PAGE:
Behaving Badly (TV serial)
|Written by||Catherine Heath
Based on the novel by Catherine Heath
|Directed by||David Tucker|
|Theme music composer||Stephen Oliver|
|Country of origin||United Kingdom|
|No. of series||1|
|No. of episodes||4|
|Running time||200 minutes|
|Production company(s)||Humphrey Barclay Productions|
|Original network||Channel 4|
|Original release||20 February– 13 March 1989|
Behaving Badly is a 1989 British television serial directed by David Tucker. The teleplay by Catherine Heath and Moira Williams is based on Heath's novel of the same name. It was initially broadcast by Channel 4. The series was released on DVD in 2005.
The plot focuses on Bridget Mayor, a middle-aged housewife and part-time teacher who is forced to re-evaluate her life when her husband of twenty years abandons her for a younger woman.
- The Tale of the Turbot (Originally broadcast on 20 February 1989)
Five years after her divorce, Bridget is living in a small flat purchased for her by her ex-husband Mark and seeking to improve her life by participating in a variety of evening adult education programs, including a pottery class. At the request of her local clergyman, she attends services at a predominantly black parish in Croydon, where she is unsettled by young pastor Daniel, who regards her as an intruder. She unintentionally departs with a Bible borrowed from one of the congregants. Frieda, her aging, demanding, and sharp-tongued ex-mother-in-law who detests her son's second wife Rebecca and makes every effort to destroy their marriage, is left alone when the couple take a weekend holiday in France. When they return, they discover Bridget not only has moved back into the house she once shared with Paul, but is determined to stay indefinitely.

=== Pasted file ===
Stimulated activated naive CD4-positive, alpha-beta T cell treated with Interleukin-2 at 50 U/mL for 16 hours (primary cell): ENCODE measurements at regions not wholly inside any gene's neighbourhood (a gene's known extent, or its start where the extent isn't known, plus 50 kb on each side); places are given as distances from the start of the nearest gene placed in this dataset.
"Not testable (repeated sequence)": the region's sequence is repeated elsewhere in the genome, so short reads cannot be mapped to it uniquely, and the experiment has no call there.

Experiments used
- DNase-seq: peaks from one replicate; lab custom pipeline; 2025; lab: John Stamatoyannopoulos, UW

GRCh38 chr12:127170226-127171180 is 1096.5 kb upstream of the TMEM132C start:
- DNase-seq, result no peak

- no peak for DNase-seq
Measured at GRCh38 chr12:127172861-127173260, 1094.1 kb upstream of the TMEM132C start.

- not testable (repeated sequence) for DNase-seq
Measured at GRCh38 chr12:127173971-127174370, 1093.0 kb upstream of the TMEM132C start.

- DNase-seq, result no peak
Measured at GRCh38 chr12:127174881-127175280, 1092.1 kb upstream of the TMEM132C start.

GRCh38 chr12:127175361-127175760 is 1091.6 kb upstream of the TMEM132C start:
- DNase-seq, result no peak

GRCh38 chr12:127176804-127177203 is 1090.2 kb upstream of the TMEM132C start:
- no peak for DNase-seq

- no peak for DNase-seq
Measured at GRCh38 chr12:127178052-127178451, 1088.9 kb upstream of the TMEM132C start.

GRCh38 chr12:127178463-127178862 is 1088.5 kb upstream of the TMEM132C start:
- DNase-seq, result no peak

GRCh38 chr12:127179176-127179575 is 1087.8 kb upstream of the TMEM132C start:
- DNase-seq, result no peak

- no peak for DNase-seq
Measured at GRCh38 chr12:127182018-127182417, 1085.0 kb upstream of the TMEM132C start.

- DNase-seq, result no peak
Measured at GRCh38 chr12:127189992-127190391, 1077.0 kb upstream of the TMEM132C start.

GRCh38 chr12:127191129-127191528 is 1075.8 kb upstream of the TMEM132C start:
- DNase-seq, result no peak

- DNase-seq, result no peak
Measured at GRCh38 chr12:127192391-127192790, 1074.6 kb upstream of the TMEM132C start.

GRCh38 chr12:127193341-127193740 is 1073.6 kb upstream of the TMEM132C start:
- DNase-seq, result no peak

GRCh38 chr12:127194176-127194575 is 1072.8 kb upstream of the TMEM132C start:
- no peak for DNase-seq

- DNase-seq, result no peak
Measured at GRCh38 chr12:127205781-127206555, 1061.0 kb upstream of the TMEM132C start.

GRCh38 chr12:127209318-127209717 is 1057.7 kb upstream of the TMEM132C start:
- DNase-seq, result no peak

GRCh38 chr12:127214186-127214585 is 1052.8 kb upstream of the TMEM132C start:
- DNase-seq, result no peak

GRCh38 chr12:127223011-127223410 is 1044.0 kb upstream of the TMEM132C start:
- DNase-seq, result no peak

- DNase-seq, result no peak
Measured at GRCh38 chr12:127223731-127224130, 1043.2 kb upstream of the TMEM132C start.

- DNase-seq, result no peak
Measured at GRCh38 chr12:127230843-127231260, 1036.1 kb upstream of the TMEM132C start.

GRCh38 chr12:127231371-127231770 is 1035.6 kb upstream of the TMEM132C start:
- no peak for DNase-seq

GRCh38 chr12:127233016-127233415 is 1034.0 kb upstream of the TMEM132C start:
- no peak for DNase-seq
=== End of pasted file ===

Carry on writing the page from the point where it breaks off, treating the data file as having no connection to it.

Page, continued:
- Home Fires (Originally broadcast on 27 February 1989)
Mark desperately tries to find someone who can convince Bridget to return to her own home, while at the same time she and Rebecca begin to bond. Bridget and Mark's daughter Phyllida sees a photograph of Daniel on the church newsletter tucked into the Bible her mother took and, finding his looks appealing, decides to return it to him. At first he resists her obvious flirting but soon finds himself attracted to her as well, although he is conflicted in his feelings, certain his community would disapprove of a relationship with a white woman.
- Seize the Day (Originally broadcast on 6 March 1989)
Phyllida, who shares a flat with bisexual Giles, straight Jonathan, and Serafina, a teacher on the verge of a nervous breakdown, finds her home life disrupted when Giles' crotchety grandfather Herbert is unceremoniously dumped on their doorstep. Although estranged from her father and his wife, Phyllida opts to move in with them to escape the overcrowded conditions, whereupon Bridget takes her daughter's place in the Battersea flat. She finds herself enjoying her unofficial role of mother and caretaker.
- The Horse May Talk (Originally broadcast on 13 March 1989)
Bridget finds herself increasingly attracted to the considerably younger Giles and decides to move with him to San Diego, where he was born, and start a new life there together. He wavers in his decision when he realizes he can't leave his grandfather, but that obstacle is removed when the elderly man dies, possibly from an overdose of sleeping pills given to him by an exasperated Serafina, who is fed up with his constant demands. Bridget and Giles board a British Airways flight; another young male passenger is seen glancing at Giles; and as the plane takes off she realizes how absurd and uncertain her future seems - and she's quite content with it.
- Judi Dench ..... Bridget Mayor
- Ronald Pickup ..... Mark Mayor
- Francesca Folan ..... Phyllida
- Frances Barber ..... Rebecca
- Douglas Hodge ..... Giles
- Maurice Denham ..... Herbert
- Hugh Quarshie ..... Daniel
- Gwen Watford ..... Frieda
- Joely Richardson ..... Serafina
- Guy Scantlebury ..... Jonathan
Awards and nominations
Judi Dench was nominated for the BAFTA TV Award for Best Actress.